Early voting in US tops 95M, more than two-thirds of all ballots cast in 2016
More than 95 million Americans have voted in the 2020 presidential election with less than 24 hours until Election Day.
Overall, early voters across the country have already cast 69% of all the votes counted in the 2016 general election, according to the U.S. Elections Project. The site provides election information and turnout data and is run by University of Florida professor Michael McDonald.
The record number of early votes in the race between President Donald Trump and Democratic nominee Joe Biden has been driven in part by safety concerns about in-person voting due to the COVID-19 pandemic.
In total, most election experts think the United States will see 150 million to 160 million ballots cast in 2020.
People wait to cast their ballots at a polling station in Suffolk County of the New York State on Oct. 31, 2020. (Photo by Wang Ying/Xinhua via Getty)
States are seeing record pre-Election Day turnout individually, too — having either already surpassed or are quickly approaching their total number of ballots counted in 2016.
Texas has already topped the total number of ballots counted in all of 2016 — with still a day to go. More than 9.7 million Texans have voted early this year, compared to an estimated 8,975,000 ballots cast in the last presidential election, according to Election Project data.
Battleground states Georgia and Florida have reached 94% of their 2016 vote totals, North Carolina has reached 95% of its total ballots cast from that year, while Arizona has reached 87% of its 2016 vote total, data compiled by the site shows.
Traditionally, Republicans have had high turnout in the weeks before Election Day. But Trump has made repeated, unfounded claims this year about the risk of widespread fraud with mail-in voting, while Biden's campaign has urged supporters to vote early, whether by mail or in person.
Early turnout this year has consisted of far more Democrats (21 million) than Republicans (14 million), according to the U.S. Elections Project data compiled Monday.
The lopsided number of early votes does not mean Democrats will lead once all the ballots are counted, though. Both parties anticipate a swell of Republican votes on Election Day that could dramatically shift the dynamic.
More young people, ages 18 to 29, have also voted early this year as compared to early voting from the same age group in 2016, according to data from the Center for Information & Research on Civic Learning and Engagement.
This includes early voting in key swing states, such as Florida, North Carolina, Michigan and Pennsylvania, that may help decide the presidency and the U.S. Senate majority.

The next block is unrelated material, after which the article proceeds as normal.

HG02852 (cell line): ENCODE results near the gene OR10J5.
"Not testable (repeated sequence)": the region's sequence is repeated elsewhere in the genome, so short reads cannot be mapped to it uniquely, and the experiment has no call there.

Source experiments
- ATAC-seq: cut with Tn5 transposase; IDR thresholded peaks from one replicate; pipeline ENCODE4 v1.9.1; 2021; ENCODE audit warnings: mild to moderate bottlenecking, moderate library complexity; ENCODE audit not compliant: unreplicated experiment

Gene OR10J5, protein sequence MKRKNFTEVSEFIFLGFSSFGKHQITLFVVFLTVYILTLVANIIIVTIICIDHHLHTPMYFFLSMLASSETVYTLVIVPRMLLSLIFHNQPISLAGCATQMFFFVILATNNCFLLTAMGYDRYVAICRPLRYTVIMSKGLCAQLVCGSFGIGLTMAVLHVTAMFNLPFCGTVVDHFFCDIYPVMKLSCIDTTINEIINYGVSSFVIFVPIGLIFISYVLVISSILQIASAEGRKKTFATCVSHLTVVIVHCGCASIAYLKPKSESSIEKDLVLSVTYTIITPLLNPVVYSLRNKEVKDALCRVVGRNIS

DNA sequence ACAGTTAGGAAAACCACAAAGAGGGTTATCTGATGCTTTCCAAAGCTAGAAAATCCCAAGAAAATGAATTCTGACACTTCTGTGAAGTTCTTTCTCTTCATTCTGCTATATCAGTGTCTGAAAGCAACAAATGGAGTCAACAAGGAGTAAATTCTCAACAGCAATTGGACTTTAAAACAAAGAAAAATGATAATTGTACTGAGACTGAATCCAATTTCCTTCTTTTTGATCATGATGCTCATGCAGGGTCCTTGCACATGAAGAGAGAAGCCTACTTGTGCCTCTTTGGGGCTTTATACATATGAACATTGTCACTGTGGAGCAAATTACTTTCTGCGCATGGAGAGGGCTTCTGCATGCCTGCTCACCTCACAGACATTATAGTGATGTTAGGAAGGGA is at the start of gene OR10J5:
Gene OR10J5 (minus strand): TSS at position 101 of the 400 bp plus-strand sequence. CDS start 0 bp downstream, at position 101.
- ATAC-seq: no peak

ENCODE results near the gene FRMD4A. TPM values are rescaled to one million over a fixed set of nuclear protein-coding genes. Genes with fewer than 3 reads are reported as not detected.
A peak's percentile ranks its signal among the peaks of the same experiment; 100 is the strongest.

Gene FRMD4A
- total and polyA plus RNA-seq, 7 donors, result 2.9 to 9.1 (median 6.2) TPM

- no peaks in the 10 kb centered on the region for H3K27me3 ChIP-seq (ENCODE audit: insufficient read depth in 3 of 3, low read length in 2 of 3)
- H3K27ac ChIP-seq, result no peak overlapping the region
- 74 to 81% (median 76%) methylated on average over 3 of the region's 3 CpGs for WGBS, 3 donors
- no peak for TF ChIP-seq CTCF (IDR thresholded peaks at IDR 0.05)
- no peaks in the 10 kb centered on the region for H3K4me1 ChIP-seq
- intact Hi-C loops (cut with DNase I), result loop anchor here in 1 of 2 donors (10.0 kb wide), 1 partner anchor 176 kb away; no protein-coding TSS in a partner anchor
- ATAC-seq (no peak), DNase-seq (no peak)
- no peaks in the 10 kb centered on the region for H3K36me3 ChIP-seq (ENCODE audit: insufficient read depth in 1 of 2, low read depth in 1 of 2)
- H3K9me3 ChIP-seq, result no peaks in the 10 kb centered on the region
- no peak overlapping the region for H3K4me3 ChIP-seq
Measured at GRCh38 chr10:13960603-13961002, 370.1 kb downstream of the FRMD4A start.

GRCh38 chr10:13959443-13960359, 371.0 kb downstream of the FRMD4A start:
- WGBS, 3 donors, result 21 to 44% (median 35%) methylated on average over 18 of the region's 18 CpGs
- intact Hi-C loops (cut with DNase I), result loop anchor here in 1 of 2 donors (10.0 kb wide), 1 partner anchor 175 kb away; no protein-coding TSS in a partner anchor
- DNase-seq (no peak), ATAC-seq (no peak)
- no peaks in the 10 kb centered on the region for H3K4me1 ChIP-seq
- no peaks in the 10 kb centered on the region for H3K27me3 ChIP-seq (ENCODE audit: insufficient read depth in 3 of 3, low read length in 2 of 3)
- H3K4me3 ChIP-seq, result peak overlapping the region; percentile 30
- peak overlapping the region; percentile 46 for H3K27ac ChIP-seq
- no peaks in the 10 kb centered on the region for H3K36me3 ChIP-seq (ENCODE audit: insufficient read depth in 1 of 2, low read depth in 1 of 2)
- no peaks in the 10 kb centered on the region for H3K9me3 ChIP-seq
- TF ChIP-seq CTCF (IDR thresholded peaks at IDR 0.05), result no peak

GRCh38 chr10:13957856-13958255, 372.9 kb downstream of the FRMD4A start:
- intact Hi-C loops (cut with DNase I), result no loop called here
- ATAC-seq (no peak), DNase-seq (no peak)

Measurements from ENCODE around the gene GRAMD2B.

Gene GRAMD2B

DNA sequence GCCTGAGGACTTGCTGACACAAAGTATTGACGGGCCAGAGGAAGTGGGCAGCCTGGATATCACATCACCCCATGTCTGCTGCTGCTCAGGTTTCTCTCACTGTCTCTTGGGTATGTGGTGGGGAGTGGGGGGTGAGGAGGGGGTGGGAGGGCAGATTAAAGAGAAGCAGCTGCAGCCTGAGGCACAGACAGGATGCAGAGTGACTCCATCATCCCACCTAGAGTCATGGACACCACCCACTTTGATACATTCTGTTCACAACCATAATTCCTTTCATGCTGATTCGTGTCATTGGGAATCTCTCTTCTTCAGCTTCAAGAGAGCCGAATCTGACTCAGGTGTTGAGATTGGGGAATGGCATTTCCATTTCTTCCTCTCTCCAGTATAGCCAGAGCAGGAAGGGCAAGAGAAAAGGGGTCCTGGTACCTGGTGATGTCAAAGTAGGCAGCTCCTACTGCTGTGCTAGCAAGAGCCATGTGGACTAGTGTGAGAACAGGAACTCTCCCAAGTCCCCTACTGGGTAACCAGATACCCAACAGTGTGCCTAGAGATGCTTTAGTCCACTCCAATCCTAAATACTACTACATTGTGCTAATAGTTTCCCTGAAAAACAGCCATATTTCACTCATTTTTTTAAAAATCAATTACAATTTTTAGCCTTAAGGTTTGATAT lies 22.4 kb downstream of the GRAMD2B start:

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Amid the record number of voters, both in-person and by mail due to the coronavirus, the vote-counting timeline is also expected to be somewhat delayed. Election officials have stressed for months that we may not know who won the presidential race on Tuesday night — which is not unusual.
In 2016, Trump was not declared the winner until early in the morning after Election Day.
This year, the biggest factor that may slow things down is the sheer volume of mail ballots, which take longer to count. Election workers must remove the ballots from their envelopes, check for errors, sort them and flatten them — all before they can be run through scanners the moment polls close and be tabulated.
In states with well-established vote-by-mail programs, this processing happens weeks before Election Day. But several states did not have this system in place before this year and laws on the books prohibited election officials from processing the ballots well in advance of Election Day.
Without a head start, there's virtually no way to process and count all the mail votes on Election Day, while also counting all the in-person votes.
Media organizations declare winners in thousands of races on election night based on the results that are in, voter surveys and other political data. But in a tight race, more of the vote may need to be counted before outlets like the Associated Press can call a winner.
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This story was reported from Cincinnati. The Associated Press contributed.